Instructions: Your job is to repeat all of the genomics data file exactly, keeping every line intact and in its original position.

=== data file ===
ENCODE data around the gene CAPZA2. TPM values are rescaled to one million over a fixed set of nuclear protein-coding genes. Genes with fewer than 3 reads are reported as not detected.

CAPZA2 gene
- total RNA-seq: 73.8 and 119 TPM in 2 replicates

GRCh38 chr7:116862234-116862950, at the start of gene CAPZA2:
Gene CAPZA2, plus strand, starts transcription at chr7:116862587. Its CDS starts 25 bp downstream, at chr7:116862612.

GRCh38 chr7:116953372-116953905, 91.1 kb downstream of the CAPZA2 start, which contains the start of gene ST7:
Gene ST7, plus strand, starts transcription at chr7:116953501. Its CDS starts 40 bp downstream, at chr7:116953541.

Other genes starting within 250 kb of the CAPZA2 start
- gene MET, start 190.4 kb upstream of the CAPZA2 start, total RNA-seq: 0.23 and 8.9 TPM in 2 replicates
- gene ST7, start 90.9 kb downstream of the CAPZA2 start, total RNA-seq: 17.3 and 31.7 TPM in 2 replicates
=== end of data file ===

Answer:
ENCODE data around the gene CAPZA2. TPM values are rescaled to one million over a fixed set of nuclear protein-coding genes. Genes with fewer than 3 reads are reported as not detected.

CAPZA2 gene
- total RNA-seq: 73.8 and 119 TPM in 2 replicates

GRCh38 chr7:116862234-116862950, at the start of gene CAPZA2:
Gene CAPZA2, plus strand, starts transcription at chr7:116862587. Its CDS starts 25 bp downstream, at chr7:116862612.

GRCh38 chr7:116953372-116953905, 91.1 kb downstream of the CAPZA2 start, which contains the start of gene ST7:
Gene ST7, plus strand, starts transcription at chr7:116953501. Its CDS starts 40 bp downstream, at chr7:116953541.

Other genes starting within 250 kb of the CAPZA2 start
- gene MET, start 190.4 kb upstream of the CAPZA2 start, total RNA-seq: 0.23 and 8.9 TPM in 2 replicates
- gene ST7, start 90.9 kb downstream of the CAPZA2 start, total RNA-seq: 17.3 and 31.7 TPM in 2 replicates